My cameraman learned a lesson that night …when you go on campus, even a nice ordinarily quiet Catholic school such as Villanova, you don’t advertise. He was to learn the hard way.
When the school’s talented basketball squad wins the national title, it twists the campus’ demeanor. All of a sudden undergrads become marauding victors … and to put a vehicle splashed with the ESPN logo in its way makes a tempting morsel to devour. By the time the horde had passed it by, there was just a beat-up, dented and creased remainder of a car, and a wiser cameraman left in its wake.
Ah! The joys of unbridled youth flush with an intoxicating victory. As I remember, ESPN showed its beneficence and paid the deductible.
What else do I remember?
The personalities of the two finalists could not have been more dissimilar. The stoic Georgetown coach John Thompson, who was rumored to have given favorable treatment to African-American reporters, allowing them longer access to his team while white reporters were told they only had a specified number of minutes before they had to leave the dressing room.
The other coach. The roly-poly jolly Rollie Massimino, or at least that was the public appearance. Once his team was victorious, his shirttails got tucked in. He became more difficult to interview and he appeared to hold grudges. In short, the national championship brought out the worst in a once jovial personality.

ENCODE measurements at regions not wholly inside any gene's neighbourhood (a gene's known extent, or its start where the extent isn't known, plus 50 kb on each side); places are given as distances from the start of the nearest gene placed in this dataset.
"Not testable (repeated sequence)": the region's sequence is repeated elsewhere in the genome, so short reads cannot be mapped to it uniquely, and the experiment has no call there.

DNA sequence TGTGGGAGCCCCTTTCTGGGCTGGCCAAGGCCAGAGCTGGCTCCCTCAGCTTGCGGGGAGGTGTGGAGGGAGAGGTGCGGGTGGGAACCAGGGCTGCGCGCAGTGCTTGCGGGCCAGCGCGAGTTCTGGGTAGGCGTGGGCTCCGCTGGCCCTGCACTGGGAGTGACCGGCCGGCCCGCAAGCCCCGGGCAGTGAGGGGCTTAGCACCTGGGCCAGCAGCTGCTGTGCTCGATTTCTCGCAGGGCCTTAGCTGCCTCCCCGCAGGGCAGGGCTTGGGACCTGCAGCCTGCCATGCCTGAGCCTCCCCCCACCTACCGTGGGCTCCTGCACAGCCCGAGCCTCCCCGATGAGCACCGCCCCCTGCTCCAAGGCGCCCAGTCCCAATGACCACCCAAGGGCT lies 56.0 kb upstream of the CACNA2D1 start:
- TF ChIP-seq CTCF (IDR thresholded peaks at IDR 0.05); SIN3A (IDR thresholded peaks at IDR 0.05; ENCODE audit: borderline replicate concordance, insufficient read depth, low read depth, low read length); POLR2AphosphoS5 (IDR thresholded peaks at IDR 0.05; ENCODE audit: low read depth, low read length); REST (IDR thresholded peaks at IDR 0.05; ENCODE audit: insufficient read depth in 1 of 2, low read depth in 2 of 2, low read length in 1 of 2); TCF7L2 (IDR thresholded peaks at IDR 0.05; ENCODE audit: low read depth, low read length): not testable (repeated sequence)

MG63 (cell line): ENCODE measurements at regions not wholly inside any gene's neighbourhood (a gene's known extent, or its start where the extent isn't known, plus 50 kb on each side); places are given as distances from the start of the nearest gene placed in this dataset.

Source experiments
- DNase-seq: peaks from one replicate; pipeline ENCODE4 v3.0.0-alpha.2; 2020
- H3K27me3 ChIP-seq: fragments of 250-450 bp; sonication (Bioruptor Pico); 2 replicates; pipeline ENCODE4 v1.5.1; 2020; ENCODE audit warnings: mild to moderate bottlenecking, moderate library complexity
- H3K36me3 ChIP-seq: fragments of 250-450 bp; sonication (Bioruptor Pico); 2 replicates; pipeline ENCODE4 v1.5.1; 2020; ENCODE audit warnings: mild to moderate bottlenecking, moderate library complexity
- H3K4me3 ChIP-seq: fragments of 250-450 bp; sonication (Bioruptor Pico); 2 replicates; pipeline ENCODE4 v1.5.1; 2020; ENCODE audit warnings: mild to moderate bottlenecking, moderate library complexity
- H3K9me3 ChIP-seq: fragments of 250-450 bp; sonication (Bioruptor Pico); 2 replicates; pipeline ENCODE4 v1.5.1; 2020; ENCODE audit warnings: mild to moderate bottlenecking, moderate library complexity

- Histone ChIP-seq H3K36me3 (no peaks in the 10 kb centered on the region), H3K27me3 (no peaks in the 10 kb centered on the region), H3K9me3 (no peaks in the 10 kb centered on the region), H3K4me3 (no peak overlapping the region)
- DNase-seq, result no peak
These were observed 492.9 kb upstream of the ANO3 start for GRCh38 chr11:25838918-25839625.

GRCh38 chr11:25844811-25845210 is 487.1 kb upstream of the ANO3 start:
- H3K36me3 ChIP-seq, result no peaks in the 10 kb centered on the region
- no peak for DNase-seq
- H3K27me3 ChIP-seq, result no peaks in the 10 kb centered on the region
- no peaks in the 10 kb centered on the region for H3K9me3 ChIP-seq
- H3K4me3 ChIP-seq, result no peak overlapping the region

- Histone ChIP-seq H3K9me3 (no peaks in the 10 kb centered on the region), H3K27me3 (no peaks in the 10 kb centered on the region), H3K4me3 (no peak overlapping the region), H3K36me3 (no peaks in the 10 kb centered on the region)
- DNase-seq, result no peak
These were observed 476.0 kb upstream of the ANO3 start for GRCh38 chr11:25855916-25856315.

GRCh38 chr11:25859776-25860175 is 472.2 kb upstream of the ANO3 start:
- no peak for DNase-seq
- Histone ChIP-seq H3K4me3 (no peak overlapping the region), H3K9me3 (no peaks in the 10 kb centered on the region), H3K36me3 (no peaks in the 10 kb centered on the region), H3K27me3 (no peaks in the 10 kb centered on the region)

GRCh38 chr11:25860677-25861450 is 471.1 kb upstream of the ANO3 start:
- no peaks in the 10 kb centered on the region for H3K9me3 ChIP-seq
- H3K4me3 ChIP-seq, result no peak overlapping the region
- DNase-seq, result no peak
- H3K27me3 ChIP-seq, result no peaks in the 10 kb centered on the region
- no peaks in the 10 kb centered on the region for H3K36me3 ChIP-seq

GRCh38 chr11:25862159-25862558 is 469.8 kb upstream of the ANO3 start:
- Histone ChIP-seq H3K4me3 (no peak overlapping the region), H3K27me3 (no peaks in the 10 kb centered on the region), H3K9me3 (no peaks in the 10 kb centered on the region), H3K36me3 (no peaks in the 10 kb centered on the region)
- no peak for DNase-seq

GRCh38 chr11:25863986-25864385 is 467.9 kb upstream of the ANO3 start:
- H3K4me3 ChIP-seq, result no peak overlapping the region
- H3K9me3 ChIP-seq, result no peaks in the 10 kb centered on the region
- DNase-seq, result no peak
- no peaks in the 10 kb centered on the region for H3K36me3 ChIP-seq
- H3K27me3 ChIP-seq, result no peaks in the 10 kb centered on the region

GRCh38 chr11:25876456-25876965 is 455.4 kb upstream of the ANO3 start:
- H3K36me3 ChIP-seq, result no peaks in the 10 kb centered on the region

As for the team leaders, Georgetown had All-American and All-Sullen Team captain Patrick Ewing. Until he became a cash-infused pro, he acted as if he resented having to play for the good of just playing. At least that was his public persona.
And so, on April Fool’s day of 1985, the perfect storm formed over Rupp Arena in Lexington, Ky., as the last game played without a shot clock was won, in perhaps the greatest upset in tournament history, 66-64, by the upstart Villanova Wildcats. It denied the heralded Hoyas back-to-back national championships.
As for that public persona, two years later, one of the Villanova “good guys,” point guard Gary McLain fessed up. He’d been a druggie, even as he played (although he denied being high during the championship game).
Fortunately, his confession is just a footnote to what was a shining moment in Villanova history. That, along with my cameraman’s dented crew car.